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The brands that connect best with LGBT consumers

The brands that connect best with LGBT consumers Hector Pages

With 64 percent of the U.S. population currently living in jurisdictions with marriage equality, and Tiffany's latest ad campaign incorporating a same sex couple for the first time, brands are actively re-evaluating long-held assumptions about marketing and the LGBT people.

Tiffany & Co.'s 2015 ad campaign celebrating gay marriage.

Once upon a time, brands segregated LGBT audiences with token marketing efforts relegated to LGBT-specific channels for fear of alienating straight customers. What a difference a few years make.  With the question of marriage equality headed to the Supreme Court later this year and support of same sex marriage at an all-time high, particularly among Millennials, brands are increasingly inclusive in their efforts to engage LGBT consumers -- and their estimated $830 billion in buying power.

Here's a closer look into the various industries and fearless brands forging the way.

Travel, tourism, hospitality

LGBT adults spend more on leisure, travel, restaurants, and related products and services, with 23 percent higher median household income compared to straight households and higher discretionary incomes. So it's no surprise that the travel industry has historically taken a more inclusive approach. Hotels, cruise lines, airlines, and booking engines have all directly engaged LGBT audiences to varying degrees for many years. Orbitz, for example, has a perfect Corporate Equality Index Score from the Human Rights Campaign and two GLAAD media awards. The travel site filters hotel reviews by LGBT travelers, provides tips and advice on leading gay travel destinations around the world, and features gay-friendly properties in its booking engine. Another example -- Airbnb advertises directly on the geo-location-based app Grindr, which reaches more than 5 million gay and bi-sexual males in 192 countries. In fact, with 65 percent of LGBT Millennials booking travel via mobile, this channel creates ever-increasing opportunities for travel marketers, in particular, to build relationships with their LGBT customers.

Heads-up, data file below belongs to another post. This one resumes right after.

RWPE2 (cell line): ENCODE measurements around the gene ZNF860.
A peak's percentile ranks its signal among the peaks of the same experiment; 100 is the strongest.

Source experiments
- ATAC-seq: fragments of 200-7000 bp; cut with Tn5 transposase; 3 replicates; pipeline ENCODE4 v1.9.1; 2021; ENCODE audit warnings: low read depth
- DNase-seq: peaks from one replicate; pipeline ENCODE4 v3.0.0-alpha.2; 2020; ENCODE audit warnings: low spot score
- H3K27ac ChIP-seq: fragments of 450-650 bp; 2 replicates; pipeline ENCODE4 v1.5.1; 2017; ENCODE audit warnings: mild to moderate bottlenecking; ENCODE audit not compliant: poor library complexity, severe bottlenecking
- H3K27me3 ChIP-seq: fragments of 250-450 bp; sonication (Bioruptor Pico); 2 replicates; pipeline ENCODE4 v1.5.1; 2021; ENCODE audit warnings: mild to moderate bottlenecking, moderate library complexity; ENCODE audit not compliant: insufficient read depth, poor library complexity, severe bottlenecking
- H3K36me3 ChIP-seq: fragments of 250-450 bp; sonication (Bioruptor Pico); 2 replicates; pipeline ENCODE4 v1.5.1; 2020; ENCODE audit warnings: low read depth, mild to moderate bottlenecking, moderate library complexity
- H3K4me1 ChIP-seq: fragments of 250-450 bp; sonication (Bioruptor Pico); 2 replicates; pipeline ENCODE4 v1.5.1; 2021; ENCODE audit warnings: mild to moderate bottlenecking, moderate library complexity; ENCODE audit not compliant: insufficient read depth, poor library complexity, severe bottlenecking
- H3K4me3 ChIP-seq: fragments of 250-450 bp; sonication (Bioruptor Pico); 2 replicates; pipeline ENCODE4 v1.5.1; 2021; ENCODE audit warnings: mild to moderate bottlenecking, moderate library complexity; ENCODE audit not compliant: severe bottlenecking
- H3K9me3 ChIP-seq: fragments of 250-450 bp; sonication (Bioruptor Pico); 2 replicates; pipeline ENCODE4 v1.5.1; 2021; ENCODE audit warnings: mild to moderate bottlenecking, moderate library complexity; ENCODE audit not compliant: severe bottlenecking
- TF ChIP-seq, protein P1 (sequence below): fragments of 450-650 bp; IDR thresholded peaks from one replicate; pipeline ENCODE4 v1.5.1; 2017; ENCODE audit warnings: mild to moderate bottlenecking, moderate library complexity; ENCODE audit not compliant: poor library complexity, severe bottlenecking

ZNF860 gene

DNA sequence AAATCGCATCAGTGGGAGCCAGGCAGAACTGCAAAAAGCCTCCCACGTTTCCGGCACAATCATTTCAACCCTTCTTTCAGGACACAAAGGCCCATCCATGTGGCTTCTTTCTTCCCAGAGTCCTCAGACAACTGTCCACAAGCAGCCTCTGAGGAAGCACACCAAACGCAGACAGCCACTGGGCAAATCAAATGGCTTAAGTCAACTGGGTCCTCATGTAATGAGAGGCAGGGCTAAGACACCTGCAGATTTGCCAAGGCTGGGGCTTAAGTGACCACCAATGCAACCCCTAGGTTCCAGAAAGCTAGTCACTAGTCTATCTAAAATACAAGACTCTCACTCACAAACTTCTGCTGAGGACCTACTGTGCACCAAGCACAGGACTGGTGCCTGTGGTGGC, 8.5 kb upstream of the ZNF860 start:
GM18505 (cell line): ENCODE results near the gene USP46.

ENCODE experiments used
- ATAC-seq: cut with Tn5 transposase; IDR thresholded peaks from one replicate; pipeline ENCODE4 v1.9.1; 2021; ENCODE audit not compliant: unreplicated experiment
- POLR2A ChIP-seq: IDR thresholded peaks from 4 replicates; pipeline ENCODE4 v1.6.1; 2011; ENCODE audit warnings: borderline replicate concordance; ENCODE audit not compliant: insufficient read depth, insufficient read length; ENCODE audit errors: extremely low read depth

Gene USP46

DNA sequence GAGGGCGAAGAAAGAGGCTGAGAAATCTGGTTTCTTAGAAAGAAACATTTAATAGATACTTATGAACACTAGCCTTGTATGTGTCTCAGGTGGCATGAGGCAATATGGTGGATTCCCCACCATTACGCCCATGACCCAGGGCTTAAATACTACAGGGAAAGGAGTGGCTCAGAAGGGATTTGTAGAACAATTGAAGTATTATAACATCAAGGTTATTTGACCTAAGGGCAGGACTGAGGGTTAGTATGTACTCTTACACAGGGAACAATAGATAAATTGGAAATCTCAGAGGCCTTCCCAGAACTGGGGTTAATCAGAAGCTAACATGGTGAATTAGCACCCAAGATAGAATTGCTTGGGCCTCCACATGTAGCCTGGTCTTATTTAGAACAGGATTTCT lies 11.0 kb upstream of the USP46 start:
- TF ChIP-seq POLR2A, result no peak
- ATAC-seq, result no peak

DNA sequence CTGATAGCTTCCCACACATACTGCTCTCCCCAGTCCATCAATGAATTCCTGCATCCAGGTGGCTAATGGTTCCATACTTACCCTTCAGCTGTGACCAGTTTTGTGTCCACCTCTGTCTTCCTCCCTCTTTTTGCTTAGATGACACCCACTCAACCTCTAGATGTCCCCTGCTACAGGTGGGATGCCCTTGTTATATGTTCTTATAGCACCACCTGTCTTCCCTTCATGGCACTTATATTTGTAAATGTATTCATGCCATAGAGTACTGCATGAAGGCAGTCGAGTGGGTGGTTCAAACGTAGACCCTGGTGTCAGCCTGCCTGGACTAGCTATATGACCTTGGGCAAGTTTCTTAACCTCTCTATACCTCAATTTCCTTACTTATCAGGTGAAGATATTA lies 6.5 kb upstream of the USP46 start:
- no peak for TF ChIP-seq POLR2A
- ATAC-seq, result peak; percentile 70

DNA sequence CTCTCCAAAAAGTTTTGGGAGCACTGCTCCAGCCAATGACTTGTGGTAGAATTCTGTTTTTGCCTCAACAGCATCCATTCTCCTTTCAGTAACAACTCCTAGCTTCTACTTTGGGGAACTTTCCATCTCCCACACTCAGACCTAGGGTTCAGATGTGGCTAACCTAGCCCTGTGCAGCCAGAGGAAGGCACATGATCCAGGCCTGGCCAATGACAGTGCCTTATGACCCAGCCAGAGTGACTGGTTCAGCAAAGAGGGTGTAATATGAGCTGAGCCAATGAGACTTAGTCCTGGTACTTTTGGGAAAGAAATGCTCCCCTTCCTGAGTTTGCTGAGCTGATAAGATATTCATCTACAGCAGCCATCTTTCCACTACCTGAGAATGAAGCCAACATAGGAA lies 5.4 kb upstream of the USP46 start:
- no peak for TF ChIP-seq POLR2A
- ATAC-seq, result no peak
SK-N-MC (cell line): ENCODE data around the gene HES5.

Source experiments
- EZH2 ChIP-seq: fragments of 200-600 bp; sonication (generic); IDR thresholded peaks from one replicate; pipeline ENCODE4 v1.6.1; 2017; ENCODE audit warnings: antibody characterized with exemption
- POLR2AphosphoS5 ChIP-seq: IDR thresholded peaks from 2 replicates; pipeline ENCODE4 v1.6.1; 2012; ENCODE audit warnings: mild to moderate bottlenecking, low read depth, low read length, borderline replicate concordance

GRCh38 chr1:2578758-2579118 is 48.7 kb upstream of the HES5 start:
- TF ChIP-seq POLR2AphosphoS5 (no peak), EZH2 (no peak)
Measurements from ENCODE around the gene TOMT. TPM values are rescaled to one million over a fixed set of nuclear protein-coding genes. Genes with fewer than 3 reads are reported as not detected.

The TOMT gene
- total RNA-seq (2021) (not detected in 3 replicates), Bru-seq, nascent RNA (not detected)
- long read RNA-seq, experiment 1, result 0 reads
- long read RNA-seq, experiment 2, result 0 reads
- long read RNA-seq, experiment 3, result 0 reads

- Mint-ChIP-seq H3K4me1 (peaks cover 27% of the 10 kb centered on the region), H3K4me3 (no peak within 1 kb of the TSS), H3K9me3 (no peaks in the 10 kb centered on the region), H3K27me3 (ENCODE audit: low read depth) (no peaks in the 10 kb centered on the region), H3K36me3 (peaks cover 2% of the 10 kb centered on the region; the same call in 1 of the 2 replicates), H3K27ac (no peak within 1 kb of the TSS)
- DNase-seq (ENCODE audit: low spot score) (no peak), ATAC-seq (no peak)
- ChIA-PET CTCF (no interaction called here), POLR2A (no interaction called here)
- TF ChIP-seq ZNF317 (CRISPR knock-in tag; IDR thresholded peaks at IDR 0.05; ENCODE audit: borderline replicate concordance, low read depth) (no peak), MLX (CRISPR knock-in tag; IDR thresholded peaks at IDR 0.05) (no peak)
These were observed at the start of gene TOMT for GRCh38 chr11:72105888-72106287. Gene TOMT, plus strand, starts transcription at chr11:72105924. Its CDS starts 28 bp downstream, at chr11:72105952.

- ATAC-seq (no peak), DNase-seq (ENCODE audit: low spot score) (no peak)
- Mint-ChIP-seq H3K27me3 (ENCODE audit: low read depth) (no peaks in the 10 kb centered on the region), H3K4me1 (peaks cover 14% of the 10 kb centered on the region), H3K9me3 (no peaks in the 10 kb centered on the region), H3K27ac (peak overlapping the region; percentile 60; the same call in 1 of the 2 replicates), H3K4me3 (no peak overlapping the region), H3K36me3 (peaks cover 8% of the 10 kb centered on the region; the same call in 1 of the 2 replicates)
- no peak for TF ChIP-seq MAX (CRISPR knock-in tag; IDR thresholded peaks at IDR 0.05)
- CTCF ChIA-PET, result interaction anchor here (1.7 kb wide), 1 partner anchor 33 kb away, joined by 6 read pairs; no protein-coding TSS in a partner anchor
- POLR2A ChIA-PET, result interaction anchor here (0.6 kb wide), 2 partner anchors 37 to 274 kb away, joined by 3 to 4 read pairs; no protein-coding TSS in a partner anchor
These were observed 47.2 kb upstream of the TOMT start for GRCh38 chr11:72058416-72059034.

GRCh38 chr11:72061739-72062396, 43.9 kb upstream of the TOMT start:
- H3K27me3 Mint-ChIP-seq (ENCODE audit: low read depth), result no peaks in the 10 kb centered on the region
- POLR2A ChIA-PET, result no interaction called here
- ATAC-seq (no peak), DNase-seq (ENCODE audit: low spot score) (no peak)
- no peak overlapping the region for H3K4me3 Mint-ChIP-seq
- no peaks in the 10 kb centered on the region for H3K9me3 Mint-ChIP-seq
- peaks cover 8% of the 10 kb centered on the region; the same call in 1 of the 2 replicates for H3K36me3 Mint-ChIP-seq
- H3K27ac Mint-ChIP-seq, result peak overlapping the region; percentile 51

Kimpton: "Life is Suite" 
In the hospitality sector, both boutique and mainstream hotel brands have built loyal followings with an inclusive approach that speaks to LGBT audiences both directly and indirectly. Kimpton hotels, for example, which was recently acquired by Intercontinental Hotels Group (IHG), is widely known for its stylish properties, and surprise and delight loyalty program, Karma Rewards. It has been actively marketing to the LGBT community for years, and like Orbitz, Kimpton has a 100 percent rating from the HRC Corporate Equality Index. It's also been recognized by Out Traveler as Best Hotel Chain (2013), maintains a dedicated section of its website for LGBT guests, and even sponsors promotions targeting same-sex couples and newlyweds.


Marriott: #Lovetravels
Marriott's recent #Lovetravels social campaign organically integrates diverse lifestyles in a wider context that "illustrate how people live their individual truths and bring their passions with them when they travel." The campaign, which ended in November 2014, featured a microsite, a shareable portrait gallery, and curated video content. It, too, reflects a wider trend among marketers that take LGBT people out of the "gayborhood" and into the mainstream featuring singles, couples, and families from different walks of life sharing their passion for travel.


Consumer packaged goods brands (CPGs)